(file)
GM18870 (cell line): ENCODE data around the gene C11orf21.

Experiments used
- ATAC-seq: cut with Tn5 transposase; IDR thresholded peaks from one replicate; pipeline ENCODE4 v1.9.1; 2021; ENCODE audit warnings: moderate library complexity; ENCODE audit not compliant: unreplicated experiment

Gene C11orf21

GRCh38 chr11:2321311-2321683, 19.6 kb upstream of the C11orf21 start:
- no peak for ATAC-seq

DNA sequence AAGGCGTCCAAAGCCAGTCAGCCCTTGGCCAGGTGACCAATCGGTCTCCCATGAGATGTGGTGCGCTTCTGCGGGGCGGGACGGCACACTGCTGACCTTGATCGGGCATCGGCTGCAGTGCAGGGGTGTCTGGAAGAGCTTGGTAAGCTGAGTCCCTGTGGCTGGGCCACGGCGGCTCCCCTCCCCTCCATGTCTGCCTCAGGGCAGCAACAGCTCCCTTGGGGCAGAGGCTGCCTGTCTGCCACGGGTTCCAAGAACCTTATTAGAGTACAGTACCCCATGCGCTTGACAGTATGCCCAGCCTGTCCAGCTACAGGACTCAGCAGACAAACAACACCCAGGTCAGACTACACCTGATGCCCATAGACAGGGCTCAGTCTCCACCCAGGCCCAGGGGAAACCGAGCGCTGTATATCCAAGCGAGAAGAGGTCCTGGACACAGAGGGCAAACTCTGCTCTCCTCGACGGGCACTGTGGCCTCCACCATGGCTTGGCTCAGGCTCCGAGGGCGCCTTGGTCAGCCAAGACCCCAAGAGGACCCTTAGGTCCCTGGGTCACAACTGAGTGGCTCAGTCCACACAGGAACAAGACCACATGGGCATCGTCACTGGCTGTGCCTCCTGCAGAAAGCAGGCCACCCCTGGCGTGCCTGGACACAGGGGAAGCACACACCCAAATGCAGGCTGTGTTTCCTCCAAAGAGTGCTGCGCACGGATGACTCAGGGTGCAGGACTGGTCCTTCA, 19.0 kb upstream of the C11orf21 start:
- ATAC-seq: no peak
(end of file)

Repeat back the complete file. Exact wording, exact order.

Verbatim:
GM18870 (cell line): ENCODE data around the gene C11orf21.

Experiments used
- ATAC-seq: cut with Tn5 transposase; IDR thresholded peaks from one replicate; pipeline ENCODE4 v1.9.1; 2021; ENCODE audit warnings: moderate library complexity; ENCODE audit not compliant: unreplicated experiment

Gene C11orf21

GRCh38 chr11:2321311-2321683, 19.6 kb upstream of the C11orf21 start:
- no peak for ATAC-seq

DNA sequence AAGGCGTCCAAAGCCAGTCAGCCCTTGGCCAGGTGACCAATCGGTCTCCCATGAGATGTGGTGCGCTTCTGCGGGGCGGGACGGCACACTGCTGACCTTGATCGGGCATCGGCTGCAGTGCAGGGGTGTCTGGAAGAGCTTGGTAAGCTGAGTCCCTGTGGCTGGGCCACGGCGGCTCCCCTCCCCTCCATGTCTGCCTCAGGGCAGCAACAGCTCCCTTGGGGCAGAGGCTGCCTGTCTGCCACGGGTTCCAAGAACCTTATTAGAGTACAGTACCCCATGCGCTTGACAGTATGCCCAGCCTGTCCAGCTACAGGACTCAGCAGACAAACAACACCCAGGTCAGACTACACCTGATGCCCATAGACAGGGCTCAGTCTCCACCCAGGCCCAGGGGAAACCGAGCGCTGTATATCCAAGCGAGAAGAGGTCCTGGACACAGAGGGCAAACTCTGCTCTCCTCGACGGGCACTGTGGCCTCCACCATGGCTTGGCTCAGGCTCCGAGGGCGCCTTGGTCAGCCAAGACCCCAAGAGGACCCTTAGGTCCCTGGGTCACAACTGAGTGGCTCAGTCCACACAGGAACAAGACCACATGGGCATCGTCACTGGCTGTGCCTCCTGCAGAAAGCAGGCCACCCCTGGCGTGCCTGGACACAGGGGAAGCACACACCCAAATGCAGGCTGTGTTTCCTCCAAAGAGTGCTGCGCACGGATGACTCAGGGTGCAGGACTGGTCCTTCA, 19.0 kb upstream of the C11orf21 start:
- ATAC-seq: no peak